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Steve Bannon, Trump's chief strategist, exits stage right

Steve Bannon had an adverse effect on Donald Trump's ego, which meant his departure was inevitable.
Image: White House Senior Advisor Bannon attends a roundtable discussion held by U.S. President Trump with auto industry leaders at the American Center for Mobility in Ypsilanti Township
White House Senior Advisor Steve Bannon attends a roundtable discussion held by U.S. President Donald Trump with auto industry leaders at the American Center...

At his now-infamous press conference this week, Donald Trump was asked if he still has confidence in Steve Bannon, the chief White House strategist. The president's perspective seemed pretty clear.

"Well, we'll see," Trump said. "Look, I like Mr. Bannon. He's a friend of mine. But Mr. Bannon came on very late, you know that. I went through 17 senators, governors, and I won all the primaries. Mr. Bannon came on very much later than that, and I like him. He's a good man. He is not a racist, I can tell you that. He's a good person.... But we'll see what happens with Mr. Bannon."

Keep this in mind when reading today's big news out of the White House.

Steve Bannon, the embattled White House chief strategist, is leaving President Donald Trump's administration, two senior White House officials told NBC News.Bannon's departure brings to a close his rocky tenure in the West Wing in which he clashed with many of Trump's other top aides, including the president's son-in-law Jared Kushner.

For Trump's progressive critics, there's reason to see this as a positive development. Trump's campaign adopted a more radical and nationalistic posture when Bannon joined the team, and his role as the president's chief strategist meant Bannon's brand of extremism had a high-profile advocate in the West Wing.

And if Bannon's ouster was motivated by Trump's desire to be a more mainstream president, that'd be even more encouraging. But that's almost certainly not what today's news is all about.

Bannon fell out of favor with the president because Bannon started sharing the spotlight -- and Trump expects those in his orbit to remain in the shadows, leaving the glory to him.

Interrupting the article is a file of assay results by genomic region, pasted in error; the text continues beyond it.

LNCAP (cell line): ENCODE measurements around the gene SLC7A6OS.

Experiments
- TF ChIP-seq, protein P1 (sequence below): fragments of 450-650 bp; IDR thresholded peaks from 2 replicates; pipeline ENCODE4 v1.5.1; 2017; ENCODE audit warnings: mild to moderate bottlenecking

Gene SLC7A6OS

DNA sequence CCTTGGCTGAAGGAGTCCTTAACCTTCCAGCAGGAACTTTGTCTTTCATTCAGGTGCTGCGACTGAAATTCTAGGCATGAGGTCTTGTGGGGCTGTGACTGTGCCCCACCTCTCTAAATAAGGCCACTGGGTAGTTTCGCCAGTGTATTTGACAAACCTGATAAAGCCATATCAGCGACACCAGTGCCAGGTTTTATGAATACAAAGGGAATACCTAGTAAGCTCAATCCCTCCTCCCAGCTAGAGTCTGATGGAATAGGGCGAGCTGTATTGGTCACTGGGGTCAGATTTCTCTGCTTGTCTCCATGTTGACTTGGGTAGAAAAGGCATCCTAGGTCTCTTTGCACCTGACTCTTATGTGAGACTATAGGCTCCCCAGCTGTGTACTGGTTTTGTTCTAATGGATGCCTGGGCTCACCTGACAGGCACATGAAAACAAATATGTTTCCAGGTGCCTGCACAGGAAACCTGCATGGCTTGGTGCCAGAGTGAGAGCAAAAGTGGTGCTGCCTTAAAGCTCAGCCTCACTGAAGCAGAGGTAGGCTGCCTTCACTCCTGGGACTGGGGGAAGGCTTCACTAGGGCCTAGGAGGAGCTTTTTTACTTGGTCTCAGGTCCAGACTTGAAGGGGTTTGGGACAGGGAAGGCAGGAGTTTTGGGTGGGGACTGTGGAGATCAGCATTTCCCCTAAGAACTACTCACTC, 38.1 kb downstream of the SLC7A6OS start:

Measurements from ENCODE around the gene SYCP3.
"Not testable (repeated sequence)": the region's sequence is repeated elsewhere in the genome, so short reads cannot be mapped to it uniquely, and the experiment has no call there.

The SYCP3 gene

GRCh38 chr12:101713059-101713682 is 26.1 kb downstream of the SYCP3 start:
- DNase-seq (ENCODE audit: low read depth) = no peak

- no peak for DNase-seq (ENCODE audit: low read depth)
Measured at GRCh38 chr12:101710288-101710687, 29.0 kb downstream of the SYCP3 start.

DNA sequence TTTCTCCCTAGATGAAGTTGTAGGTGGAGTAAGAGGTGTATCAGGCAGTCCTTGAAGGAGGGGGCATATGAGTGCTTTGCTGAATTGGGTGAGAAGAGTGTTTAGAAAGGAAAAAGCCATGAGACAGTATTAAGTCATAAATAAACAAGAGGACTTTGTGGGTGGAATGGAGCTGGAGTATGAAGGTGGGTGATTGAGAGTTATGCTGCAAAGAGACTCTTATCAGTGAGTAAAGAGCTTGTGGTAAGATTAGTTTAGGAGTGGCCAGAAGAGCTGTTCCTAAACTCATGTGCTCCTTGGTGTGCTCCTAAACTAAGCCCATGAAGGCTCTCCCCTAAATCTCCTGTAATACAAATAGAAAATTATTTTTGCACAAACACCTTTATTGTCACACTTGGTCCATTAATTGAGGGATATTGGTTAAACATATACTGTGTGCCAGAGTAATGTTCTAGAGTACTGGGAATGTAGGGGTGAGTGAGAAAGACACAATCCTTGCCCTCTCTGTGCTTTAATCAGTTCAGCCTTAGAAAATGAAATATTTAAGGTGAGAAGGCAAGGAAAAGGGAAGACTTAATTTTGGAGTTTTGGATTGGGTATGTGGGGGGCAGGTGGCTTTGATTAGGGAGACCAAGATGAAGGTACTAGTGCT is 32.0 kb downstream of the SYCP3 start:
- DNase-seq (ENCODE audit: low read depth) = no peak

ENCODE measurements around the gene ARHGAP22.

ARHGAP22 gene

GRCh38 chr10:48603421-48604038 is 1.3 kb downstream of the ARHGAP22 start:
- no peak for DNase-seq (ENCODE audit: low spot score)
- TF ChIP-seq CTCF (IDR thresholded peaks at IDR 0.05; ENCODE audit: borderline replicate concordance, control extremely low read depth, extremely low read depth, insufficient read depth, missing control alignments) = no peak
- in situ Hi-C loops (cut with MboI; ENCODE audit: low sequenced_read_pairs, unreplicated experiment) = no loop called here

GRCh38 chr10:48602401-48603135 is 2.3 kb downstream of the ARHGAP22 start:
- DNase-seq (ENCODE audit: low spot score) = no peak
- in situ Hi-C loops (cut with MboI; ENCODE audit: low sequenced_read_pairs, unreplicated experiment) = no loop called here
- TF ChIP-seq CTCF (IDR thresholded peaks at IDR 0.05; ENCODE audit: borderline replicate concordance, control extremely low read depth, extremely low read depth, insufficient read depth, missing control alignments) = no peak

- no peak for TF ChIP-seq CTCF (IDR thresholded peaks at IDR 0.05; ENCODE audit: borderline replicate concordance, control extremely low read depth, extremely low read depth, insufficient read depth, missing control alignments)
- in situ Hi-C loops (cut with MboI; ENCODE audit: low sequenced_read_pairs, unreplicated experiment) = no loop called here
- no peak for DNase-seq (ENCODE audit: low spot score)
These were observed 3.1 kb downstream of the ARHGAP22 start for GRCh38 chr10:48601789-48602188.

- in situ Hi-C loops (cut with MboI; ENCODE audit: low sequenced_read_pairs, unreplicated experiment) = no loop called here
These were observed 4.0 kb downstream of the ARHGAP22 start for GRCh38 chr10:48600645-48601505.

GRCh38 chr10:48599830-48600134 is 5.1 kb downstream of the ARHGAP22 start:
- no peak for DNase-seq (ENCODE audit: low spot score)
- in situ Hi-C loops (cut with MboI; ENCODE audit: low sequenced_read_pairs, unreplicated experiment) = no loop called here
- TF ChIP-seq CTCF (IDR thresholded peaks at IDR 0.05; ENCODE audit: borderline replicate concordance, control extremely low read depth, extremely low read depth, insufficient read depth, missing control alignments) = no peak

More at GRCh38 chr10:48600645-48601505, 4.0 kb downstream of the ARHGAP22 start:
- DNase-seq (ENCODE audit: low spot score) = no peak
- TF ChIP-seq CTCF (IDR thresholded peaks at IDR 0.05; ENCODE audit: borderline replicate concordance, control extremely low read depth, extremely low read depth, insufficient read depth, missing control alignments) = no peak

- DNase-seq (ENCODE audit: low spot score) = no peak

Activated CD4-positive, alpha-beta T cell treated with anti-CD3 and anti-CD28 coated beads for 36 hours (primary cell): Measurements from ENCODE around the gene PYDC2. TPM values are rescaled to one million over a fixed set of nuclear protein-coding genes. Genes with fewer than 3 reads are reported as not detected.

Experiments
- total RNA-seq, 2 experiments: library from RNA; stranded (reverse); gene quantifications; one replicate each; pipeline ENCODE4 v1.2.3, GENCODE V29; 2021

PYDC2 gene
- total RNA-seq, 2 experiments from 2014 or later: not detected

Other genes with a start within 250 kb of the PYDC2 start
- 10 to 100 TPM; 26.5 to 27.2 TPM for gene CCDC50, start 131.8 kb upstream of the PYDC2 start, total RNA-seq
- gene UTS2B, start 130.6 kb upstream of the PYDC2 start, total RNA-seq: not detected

There was a joke that made the rounds in early February that Bannon was already in trouble because the aide was featured on the cover of Time magazine. Trump would be outraged, the joke went, because only he's allowed to be on the cover of Time magazine.

Except the joke reflected reality. The New York Times reported in April, "Mr. Bannon's Svengali-style reputation has chafed on a president who sees himself as the West Wing's only leading man. Several associates said the president had quietly expressed annoyance over the credit Mr. Bannon had received for setting the agenda -- and Mr. Trump was not pleased by the 'President Bannon' puppet-master theme promoted by magazines, late-night talk shows and Twitter."

Soon after, Trump said in reference to Bannon, "I like Steve, but you have to remember he was not involved in my campaign until very late. I had already beaten all the senators and all the governors, and I didn't know Steve. I'm my own strategist."

It mirrors what Trump said this week: he expects to get all the credit, for everything, at all times. Bannon had an adverse effect on the president's ego, which meant his departure was inevitable.

One of the key elements worth watching now is not the White House's change in direction, which seems unlikely, but what Bannon's allies do in response to his ouster. When Bannon ran Breitbart News, he famously described it as "the platform for the alt-right," and many of those who identify with that brand of radical politics saw Bannon as their key ally in the West Wing.

With Bannon out, those far-right activists won't be pleased.